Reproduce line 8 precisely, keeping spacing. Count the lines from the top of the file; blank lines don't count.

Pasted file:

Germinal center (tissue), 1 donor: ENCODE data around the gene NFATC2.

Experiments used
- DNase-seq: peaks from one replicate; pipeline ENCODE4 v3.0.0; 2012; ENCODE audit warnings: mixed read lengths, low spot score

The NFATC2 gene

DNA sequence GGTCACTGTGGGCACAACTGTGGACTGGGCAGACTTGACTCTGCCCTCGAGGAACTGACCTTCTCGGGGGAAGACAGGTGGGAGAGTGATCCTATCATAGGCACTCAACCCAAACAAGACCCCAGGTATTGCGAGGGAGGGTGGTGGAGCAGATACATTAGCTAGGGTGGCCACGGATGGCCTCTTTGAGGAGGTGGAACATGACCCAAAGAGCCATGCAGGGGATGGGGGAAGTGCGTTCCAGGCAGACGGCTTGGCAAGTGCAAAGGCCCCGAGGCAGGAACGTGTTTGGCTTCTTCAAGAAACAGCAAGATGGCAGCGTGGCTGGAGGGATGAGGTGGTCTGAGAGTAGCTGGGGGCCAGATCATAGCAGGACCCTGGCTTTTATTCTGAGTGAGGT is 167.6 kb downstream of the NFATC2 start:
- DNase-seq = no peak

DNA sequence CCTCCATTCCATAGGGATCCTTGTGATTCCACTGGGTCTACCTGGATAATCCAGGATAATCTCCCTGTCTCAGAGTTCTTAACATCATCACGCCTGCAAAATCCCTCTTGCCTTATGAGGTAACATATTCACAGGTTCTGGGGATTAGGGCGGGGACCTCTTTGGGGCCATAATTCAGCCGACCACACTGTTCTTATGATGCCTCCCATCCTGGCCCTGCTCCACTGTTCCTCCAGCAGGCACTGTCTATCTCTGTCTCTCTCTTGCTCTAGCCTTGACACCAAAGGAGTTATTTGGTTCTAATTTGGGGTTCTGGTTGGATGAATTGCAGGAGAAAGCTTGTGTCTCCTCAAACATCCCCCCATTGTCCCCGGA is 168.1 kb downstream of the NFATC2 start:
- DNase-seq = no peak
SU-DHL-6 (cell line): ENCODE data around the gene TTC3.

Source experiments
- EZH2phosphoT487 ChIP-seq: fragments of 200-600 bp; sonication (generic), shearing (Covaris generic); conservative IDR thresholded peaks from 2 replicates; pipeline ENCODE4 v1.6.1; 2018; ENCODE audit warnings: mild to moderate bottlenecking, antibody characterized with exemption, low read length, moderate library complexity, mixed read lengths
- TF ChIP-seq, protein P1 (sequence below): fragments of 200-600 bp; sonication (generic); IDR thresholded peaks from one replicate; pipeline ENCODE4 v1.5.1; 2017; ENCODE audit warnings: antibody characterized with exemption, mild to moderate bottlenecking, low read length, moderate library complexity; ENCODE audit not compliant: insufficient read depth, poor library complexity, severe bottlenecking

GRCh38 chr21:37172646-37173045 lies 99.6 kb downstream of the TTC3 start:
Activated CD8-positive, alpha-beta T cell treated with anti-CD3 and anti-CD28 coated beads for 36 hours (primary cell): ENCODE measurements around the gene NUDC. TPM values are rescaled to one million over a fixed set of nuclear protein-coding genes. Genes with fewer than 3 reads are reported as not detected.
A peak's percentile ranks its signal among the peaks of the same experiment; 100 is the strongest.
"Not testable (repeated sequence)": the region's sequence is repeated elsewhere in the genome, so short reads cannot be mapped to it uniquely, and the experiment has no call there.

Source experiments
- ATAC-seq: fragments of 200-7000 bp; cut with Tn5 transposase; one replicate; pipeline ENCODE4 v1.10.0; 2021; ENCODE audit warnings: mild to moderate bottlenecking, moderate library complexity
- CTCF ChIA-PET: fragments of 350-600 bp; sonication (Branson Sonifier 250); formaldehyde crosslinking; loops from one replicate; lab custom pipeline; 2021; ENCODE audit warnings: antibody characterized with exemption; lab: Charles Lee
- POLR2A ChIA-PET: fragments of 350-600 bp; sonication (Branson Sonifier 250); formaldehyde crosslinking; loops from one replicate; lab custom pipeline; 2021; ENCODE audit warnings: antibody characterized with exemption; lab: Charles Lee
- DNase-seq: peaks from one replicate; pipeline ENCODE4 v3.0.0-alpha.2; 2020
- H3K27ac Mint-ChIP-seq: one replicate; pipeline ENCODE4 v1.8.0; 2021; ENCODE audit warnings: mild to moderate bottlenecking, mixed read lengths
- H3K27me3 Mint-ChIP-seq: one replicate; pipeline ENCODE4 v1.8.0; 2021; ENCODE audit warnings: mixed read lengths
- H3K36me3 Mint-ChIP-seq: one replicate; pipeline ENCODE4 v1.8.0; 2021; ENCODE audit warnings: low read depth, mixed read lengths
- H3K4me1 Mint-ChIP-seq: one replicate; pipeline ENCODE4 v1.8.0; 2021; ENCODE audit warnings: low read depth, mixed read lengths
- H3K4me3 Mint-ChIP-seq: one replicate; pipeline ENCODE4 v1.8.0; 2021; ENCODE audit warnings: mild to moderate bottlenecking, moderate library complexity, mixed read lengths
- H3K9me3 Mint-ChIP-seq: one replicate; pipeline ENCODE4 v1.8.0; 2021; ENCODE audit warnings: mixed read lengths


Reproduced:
- DNase-seq = no peak